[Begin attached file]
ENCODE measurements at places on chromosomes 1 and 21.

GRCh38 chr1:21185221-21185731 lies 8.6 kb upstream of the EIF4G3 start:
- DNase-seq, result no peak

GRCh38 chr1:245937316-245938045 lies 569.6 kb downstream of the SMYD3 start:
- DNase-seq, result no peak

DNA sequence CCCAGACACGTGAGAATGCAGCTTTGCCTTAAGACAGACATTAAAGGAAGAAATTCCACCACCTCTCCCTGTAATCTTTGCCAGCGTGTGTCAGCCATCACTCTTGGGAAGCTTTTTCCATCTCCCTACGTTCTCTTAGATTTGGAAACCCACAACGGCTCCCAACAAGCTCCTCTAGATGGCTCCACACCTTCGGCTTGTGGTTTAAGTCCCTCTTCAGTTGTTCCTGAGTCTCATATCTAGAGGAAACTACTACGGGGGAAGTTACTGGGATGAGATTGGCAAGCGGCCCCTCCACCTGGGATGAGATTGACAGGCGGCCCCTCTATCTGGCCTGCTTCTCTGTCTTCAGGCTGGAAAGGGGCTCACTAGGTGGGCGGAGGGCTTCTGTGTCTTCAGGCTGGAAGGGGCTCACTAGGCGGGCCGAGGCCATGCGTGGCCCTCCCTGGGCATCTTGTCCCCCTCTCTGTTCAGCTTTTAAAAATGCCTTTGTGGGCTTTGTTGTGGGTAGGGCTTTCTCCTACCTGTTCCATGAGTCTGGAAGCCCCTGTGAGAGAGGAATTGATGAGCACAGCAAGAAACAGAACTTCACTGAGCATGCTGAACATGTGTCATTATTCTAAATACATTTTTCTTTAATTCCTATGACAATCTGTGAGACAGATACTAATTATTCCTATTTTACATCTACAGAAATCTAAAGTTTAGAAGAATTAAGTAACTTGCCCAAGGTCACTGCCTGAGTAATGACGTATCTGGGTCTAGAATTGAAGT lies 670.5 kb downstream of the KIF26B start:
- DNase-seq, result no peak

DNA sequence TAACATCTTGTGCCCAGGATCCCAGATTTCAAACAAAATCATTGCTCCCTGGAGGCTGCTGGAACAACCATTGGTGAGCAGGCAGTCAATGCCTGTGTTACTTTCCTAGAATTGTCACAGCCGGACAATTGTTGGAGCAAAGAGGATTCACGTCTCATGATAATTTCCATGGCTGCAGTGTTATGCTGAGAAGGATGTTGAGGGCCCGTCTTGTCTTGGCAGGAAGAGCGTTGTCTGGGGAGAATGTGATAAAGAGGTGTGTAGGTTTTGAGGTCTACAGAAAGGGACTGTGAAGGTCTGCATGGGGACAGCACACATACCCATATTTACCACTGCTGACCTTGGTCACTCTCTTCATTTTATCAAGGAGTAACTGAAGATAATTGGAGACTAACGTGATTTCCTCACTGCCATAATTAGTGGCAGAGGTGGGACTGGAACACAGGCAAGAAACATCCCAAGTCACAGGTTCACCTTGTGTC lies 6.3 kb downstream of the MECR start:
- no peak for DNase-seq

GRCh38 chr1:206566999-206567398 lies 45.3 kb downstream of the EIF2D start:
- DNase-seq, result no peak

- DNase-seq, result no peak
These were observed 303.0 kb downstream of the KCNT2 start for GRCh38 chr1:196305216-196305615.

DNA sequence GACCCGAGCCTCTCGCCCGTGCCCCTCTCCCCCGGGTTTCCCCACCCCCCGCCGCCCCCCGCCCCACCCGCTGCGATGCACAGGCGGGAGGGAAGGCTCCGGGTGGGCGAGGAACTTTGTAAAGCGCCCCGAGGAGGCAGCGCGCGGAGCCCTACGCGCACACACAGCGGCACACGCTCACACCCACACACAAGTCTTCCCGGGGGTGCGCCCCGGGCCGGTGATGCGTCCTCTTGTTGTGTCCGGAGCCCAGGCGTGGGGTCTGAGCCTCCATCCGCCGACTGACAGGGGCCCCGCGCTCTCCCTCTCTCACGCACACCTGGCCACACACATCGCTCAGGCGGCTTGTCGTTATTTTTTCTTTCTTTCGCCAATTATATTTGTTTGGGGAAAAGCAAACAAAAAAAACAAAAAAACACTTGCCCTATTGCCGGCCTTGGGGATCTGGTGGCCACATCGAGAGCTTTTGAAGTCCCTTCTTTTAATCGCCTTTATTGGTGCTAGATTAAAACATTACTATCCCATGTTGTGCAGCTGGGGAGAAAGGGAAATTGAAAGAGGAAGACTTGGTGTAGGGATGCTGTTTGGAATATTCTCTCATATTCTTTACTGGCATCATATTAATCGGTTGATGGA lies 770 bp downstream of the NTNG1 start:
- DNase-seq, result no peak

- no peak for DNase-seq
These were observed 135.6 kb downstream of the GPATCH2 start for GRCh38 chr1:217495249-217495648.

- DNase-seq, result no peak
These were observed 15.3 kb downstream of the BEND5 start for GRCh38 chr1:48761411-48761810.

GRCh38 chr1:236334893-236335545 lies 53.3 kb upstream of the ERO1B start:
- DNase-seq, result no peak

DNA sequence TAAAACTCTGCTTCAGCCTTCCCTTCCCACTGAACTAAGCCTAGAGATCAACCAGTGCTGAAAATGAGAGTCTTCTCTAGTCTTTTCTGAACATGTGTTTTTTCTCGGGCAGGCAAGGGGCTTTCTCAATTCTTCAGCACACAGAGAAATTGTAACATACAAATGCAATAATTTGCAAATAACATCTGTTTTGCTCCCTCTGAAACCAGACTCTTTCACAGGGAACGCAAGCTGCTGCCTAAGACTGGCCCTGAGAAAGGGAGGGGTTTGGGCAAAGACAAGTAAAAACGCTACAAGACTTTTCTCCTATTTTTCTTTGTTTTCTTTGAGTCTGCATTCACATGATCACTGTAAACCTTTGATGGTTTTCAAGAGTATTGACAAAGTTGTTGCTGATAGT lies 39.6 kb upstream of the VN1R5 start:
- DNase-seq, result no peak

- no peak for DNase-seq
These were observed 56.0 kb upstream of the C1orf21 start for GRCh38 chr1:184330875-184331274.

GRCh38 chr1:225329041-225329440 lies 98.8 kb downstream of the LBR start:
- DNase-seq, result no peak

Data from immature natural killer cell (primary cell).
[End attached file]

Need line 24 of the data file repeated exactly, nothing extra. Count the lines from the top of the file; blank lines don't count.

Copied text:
- no peak for DNase-seq